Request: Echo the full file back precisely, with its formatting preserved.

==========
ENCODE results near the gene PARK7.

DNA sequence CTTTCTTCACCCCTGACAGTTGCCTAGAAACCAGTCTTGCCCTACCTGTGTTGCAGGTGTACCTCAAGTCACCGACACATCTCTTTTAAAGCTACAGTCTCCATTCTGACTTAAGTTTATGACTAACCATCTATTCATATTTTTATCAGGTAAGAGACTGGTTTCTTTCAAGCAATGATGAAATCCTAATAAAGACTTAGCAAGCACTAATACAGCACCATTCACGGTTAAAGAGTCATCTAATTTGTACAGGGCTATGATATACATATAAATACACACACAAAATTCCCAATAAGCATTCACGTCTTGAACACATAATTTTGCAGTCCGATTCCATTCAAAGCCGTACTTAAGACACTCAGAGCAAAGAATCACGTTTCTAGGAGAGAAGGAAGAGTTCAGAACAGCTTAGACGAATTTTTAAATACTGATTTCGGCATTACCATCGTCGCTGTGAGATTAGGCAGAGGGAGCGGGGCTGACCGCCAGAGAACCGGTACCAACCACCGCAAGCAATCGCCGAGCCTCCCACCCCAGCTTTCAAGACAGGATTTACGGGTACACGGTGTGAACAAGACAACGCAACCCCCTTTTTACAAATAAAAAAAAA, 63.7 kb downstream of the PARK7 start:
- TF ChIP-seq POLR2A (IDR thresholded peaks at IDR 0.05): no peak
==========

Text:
ENCODE results near the gene PARK7.

DNA sequence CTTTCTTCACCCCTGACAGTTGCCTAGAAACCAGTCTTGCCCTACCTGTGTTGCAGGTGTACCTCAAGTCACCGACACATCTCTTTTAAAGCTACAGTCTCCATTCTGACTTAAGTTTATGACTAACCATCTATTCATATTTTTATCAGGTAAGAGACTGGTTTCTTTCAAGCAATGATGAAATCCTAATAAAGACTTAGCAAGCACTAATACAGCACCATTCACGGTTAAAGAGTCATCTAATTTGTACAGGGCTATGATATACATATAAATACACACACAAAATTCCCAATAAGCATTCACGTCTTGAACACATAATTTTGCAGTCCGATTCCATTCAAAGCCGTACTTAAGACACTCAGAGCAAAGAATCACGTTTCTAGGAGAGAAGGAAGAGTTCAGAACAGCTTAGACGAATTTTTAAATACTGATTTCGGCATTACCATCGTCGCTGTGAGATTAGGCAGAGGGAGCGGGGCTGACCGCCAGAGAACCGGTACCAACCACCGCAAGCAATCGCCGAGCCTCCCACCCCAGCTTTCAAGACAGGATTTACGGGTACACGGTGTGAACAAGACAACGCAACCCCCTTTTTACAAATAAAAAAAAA, 63.7 kb downstream of the PARK7 start:
- TF ChIP-seq POLR2A (IDR thresholded peaks at IDR 0.05): no peak